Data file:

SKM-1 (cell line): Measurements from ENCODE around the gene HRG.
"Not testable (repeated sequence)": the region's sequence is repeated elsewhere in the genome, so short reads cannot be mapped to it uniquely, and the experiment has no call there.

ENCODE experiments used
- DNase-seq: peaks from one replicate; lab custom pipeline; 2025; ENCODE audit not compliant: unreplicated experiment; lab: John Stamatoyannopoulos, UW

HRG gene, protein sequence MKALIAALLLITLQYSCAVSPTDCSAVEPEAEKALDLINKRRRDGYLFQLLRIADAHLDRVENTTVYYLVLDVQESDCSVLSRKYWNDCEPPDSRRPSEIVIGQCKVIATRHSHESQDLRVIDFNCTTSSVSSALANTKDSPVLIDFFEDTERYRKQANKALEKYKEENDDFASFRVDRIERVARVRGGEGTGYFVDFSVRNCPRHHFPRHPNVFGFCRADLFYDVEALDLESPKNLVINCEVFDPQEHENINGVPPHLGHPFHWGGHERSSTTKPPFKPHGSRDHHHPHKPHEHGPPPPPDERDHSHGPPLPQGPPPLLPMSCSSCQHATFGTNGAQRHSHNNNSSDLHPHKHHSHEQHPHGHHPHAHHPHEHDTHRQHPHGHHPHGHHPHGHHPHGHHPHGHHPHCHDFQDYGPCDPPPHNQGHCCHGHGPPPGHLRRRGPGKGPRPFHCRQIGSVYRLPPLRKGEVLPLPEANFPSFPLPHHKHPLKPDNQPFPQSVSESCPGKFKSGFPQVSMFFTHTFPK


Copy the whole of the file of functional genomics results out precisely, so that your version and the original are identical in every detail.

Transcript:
SKM-1 (cell line): Measurements from ENCODE around the gene HRG.
"Not testable (repeated sequence)": the region's sequence is repeated elsewhere in the genome, so short reads cannot be mapped to it uniquely, and the experiment has no call there.

ENCODE experiments used
- DNase-seq: peaks from one replicate; lab custom pipeline; 2025; ENCODE audit not compliant: unreplicated experiment; lab: John Stamatoyannopoulos, UW

HRG gene, protein sequence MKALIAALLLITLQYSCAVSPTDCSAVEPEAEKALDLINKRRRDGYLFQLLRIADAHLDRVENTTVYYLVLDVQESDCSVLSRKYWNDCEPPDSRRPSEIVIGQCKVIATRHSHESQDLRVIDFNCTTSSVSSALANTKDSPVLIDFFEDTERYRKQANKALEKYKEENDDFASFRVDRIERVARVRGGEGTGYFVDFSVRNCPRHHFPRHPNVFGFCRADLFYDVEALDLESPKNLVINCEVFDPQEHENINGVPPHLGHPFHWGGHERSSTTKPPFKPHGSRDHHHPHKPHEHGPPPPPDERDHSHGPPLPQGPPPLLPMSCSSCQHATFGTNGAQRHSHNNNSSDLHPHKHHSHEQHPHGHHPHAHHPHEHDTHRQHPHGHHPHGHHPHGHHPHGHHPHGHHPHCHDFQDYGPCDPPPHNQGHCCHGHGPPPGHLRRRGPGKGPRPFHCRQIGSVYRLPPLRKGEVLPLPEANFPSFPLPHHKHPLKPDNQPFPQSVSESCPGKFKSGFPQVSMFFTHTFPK